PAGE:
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Knowledge Connectors: Developing Relationships that Promote Sharing

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Mon Aug 15 2016

Knowledge Connectors: Developing Relationships that Promote Sharing
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The Federal Transit Administration uses a variety of tools to encourage knowledge transfer and knowledge sharing.  While the impetus for developing its approach to tapping into organizational knowledge was the pending retirement of many people, we developed a strategy to tap into the knowledge lifecycle of its employees in a systematic way. 

The FTA has introduced the Legacy Capture initiative, which provides seasoned employees the opportunity to share, in a structured interview, their perspective on the agency’s history as it relates to their own.  Questions, such as “Who do you call when you need to get something done?” and “What key event occurred that made the agency what it is today?” contributes more background to a new person than simply learning how one does one’s job. Rather, it allows for an understanding of why we do what we do.  

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These interviews, recorded and shared on FTA’s intranet (a knowledge portal called “TransPort”) provides an opportunity for broad distribution of these interviews across the agency.  When possible, a new employee is requested to conduct the interview to allow for the establishment of a relationship that could continue after the interview, another method for ensuring continued knowledge transfer.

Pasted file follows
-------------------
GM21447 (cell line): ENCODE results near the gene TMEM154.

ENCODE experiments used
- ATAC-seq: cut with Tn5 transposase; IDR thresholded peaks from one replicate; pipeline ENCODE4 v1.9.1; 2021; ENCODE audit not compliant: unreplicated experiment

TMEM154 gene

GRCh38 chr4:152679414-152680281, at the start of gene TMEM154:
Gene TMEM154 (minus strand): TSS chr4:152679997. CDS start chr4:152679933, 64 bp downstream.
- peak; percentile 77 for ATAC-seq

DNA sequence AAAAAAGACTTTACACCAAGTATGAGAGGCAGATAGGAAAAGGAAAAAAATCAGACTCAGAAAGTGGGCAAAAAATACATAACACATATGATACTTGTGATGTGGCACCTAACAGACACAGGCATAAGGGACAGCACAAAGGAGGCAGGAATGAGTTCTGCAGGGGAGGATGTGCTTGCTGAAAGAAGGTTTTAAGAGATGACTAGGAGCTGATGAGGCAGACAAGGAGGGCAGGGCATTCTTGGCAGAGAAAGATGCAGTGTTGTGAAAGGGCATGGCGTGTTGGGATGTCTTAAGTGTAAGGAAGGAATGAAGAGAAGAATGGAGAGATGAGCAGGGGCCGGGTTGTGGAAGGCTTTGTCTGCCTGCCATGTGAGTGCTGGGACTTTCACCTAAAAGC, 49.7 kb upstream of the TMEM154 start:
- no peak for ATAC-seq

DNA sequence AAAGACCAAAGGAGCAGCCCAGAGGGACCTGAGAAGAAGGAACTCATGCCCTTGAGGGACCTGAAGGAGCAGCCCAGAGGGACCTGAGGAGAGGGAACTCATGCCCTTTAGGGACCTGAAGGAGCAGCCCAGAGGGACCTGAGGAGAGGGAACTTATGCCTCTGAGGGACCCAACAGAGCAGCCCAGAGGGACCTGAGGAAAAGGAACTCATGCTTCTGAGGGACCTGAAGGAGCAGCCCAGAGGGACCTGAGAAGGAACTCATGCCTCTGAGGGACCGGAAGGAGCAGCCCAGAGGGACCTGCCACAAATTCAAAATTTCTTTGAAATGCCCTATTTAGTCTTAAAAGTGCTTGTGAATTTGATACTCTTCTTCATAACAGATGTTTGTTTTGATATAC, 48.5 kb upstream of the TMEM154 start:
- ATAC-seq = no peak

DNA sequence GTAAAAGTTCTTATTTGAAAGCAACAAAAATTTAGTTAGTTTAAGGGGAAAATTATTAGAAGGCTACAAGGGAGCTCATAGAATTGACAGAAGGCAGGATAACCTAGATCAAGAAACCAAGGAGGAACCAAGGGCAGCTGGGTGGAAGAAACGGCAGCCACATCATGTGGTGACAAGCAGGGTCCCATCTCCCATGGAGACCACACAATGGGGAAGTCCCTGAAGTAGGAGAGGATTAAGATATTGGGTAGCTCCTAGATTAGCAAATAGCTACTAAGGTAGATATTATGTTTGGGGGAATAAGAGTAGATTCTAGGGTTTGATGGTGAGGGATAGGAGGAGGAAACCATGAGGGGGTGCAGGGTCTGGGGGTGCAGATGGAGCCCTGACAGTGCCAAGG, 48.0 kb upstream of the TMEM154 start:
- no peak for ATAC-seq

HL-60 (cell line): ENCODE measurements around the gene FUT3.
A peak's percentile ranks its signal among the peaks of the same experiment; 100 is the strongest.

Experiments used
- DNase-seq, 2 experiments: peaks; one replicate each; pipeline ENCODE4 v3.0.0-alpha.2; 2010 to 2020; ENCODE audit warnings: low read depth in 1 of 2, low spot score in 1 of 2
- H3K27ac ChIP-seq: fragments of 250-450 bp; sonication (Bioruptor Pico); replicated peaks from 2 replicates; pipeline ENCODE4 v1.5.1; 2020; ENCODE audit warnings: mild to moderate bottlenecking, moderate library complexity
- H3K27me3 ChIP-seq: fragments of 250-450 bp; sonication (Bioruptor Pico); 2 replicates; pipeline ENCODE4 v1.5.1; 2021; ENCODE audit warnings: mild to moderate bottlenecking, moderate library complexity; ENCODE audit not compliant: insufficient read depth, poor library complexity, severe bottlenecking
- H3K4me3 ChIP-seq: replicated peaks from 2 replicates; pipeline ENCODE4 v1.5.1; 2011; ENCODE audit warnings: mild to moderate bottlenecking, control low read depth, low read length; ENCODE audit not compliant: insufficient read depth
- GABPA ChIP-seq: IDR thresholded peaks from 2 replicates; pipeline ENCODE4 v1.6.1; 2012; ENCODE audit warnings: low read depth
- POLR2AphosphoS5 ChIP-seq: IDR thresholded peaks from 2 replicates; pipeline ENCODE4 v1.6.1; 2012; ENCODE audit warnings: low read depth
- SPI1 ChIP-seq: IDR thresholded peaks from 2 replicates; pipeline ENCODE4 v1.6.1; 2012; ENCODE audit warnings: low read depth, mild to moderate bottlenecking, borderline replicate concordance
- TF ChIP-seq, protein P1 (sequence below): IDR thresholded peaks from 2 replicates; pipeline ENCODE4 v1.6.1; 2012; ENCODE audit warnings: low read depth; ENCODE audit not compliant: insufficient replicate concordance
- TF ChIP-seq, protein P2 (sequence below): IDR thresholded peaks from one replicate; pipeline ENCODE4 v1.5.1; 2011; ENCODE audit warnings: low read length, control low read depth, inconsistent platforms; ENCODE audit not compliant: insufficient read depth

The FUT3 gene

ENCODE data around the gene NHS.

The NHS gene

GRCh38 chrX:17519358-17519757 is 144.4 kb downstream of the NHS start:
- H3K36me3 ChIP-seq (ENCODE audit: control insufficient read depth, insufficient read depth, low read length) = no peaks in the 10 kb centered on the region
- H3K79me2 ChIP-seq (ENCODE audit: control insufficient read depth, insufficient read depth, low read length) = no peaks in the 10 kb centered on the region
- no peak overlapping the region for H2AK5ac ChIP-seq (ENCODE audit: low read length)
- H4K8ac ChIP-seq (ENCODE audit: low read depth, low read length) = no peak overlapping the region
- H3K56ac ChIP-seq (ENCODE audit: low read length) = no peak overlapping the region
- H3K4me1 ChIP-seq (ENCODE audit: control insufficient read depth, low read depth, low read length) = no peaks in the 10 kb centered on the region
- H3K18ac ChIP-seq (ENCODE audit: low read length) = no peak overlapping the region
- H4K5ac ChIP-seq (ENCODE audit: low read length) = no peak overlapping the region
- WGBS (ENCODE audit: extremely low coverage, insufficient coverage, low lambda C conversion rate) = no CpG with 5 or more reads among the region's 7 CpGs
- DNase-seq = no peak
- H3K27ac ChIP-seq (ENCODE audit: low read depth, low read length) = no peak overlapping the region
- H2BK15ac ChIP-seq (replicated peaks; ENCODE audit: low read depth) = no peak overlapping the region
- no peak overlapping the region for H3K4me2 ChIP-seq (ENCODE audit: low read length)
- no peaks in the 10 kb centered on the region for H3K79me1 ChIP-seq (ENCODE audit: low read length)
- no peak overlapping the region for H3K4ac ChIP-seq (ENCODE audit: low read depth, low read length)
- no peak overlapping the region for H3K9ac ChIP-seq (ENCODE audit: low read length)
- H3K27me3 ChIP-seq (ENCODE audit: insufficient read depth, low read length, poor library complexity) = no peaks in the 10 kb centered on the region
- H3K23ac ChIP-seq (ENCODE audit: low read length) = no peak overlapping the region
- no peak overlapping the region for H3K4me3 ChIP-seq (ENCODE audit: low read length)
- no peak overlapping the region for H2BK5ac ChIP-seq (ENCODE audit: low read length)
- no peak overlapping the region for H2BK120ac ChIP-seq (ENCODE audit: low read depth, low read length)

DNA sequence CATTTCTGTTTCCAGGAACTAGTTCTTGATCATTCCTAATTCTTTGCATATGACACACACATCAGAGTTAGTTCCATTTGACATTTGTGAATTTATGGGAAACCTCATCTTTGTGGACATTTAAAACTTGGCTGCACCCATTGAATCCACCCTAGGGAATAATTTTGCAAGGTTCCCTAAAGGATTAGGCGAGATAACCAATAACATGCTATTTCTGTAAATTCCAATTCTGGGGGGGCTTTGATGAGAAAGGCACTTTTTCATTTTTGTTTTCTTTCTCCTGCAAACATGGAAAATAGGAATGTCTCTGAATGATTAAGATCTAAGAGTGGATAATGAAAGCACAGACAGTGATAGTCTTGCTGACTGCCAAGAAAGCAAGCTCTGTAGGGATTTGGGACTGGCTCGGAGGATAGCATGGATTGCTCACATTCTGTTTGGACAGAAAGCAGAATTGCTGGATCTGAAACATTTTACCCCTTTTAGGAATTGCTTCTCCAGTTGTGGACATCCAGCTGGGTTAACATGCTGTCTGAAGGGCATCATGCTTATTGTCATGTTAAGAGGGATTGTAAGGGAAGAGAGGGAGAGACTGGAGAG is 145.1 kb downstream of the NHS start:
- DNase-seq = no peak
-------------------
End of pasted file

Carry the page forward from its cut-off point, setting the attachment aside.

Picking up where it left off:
Another approach is the introduction of the Knowledge Café.  For FTA, the Knowledge Café provides a venue for sharing knowledge.  Our Learning and Knowledge Management (LKM) will provide all logistical support (webinar, rooms, times, announcements) so that mission topics such as transit policies, employee support initiatives like telework policies, or just interesting topics (for instance, transit through history or photography tips) can be shared with the appropriate audience.  

Knowledge Cafés enable people throughout FTA, at headquarters and our 10 regions) know who the expert is and who else is interested in the topic, It also provides the opportunity for anyone to present on a topic about which they are passionate.  Again, new relationships can be formed that can continue longer than just the session. 

Finally, FTA uses professional development as a means for developing relationships that encourage knowledge sharing and transfer. A formal mentor program pairs mentors with mentees in other offices, or even regional locations, and the associated shadowing experience allows field individual to better understand working at HQs, and vice versa.  Meanwhile, Book Club sessions allow people to randomly pair up with a colleague who may work in a different region. These colleagues work together to develop a session in which they present a book chapter to other employees.  Again, the resulting relationship exponentially increases our knowledge sharing and capture. 

Of course, these networking and relationship-building activities augment typical knowledge capture tools, such as process mapping or SOP development.  However, FTA’s approach to relationship building provides for long-term knowledge sharing and transfer of overall knowledge generation.  

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Next on the horizon: sharing knowledge as it walks IN the door by tapping into experience of our new employees.

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